Working in Family Medicine at Stanford Health Care and the PACE Clinic has proven beneficial to him and his patients.

“If one of my Stanford HIV patients loses their insurance, then I can see them at PACE Clinic. I love that because then I don’t have to lose them. So, I have one foot in both worlds—enabling that continuity of care that I think is really helpful. I feel very fortunate.”

Gail Reflects on Mac’s Club

gail featured

Queer Silicon Valley is proud to present an interview with one of the most influential people in the bar scene — Gail Chandler-Croll

Interview conducted by Ken Yeager

Author’s note: The interview with Gail Chandler-Croll, the owner of Mac’s Club, took place inside the bar on Post St. in the late morning of July 30. I had been wanting to interview her for a year as part of Queer Silicon Valley’s history of the bar scene. Standing behind the bar was longtime bar manager and friend Jim Michl, and off to the side was John Croll, Gail’s husband.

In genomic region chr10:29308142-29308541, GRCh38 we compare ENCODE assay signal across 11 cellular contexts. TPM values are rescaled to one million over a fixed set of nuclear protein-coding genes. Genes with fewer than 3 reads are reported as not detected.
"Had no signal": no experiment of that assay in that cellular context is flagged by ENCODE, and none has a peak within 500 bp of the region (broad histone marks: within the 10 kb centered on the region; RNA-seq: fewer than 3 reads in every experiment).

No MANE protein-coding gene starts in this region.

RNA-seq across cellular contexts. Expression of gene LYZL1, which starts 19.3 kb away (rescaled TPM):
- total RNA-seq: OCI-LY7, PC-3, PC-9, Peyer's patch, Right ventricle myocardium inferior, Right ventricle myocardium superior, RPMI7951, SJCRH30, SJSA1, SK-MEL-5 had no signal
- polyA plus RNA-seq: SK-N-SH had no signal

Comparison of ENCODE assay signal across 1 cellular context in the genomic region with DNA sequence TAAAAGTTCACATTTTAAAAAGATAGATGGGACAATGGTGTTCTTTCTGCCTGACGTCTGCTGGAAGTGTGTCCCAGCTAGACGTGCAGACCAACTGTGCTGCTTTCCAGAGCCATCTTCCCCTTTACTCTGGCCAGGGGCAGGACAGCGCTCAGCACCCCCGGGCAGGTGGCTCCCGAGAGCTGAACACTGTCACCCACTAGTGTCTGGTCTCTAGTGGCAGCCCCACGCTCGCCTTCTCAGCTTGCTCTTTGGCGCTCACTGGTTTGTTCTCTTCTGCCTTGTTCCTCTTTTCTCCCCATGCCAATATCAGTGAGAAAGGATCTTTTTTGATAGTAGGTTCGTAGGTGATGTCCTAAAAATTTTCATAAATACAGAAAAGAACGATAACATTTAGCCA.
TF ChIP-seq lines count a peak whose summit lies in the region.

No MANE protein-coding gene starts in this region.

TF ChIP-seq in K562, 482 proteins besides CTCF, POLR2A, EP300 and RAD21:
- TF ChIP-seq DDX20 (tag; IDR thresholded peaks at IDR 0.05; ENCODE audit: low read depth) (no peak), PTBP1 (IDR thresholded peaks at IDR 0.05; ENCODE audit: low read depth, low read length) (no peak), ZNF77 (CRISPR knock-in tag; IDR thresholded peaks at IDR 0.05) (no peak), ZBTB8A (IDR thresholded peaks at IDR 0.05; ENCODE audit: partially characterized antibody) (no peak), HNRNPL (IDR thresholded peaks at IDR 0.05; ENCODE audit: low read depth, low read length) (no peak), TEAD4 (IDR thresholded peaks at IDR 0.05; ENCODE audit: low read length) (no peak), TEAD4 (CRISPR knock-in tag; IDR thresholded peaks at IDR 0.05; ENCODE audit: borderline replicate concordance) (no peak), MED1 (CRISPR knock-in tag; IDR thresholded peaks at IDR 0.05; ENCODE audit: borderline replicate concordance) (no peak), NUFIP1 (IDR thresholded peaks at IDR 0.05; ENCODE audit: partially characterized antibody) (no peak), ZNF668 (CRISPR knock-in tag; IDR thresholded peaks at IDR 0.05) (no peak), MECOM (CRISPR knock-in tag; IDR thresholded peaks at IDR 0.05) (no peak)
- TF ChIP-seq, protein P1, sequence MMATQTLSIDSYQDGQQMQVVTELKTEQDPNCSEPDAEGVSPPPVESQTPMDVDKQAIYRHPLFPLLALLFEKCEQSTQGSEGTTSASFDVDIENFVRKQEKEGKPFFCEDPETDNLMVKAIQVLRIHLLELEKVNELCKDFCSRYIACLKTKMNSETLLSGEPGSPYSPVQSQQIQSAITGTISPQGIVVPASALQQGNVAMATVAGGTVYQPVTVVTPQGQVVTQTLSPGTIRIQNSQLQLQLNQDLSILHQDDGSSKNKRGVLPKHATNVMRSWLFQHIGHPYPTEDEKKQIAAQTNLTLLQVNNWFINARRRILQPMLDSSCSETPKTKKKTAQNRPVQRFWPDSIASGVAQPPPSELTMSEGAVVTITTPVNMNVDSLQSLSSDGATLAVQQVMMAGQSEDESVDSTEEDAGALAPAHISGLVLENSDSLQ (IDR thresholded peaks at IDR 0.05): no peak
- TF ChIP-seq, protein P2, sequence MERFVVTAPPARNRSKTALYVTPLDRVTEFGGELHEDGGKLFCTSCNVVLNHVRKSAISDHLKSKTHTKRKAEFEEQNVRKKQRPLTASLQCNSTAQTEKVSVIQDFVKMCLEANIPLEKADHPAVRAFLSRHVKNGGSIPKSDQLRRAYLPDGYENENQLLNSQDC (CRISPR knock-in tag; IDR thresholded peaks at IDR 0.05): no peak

As Gail tells the story of Mac’s, she remarks that she is a straight woman who had never owned a bar, much less a gay one. She was looking for cash flow and the owner was looking for cash, so they struck a deal. That was in 1977. Soon later, she would also own Renegades from 1980 to 2006.

Gail referred to Mac’s as a sanctuary. “Through the years, people would come in to be with their friends, enjoy themselves, and be part of the community. It was a privilege to be part of that,” she said.

Harassment from the police was constant. There were ongoing raids, intimidations, and arrests, all without legitimate reason. Once, there was an undercover agent who pretended to be a patron – who later turn people in. Whenever the police cleared the bar, it had an obvious effect on business.

Then there were the years of AIDS when so many people were dying. She estimates she lost 40 friends to the disease. It got to the point where she could no longer attend funerals.

The drag queens and drag shows were always a highlight. “The outfits were beautiful, the make-up, the wigs. I never looked that good,” she laughed. “When we had the drag shows, everybody came.”

The old Mac’s had to close in 1998 due to changes in building codes from the Loma Prieta earthquake. The adjoining business in the building, Sal and Luigi’s pizza, also had the close. The building was later retrofitted and housed Brix’s gay bar and now the Continental bar.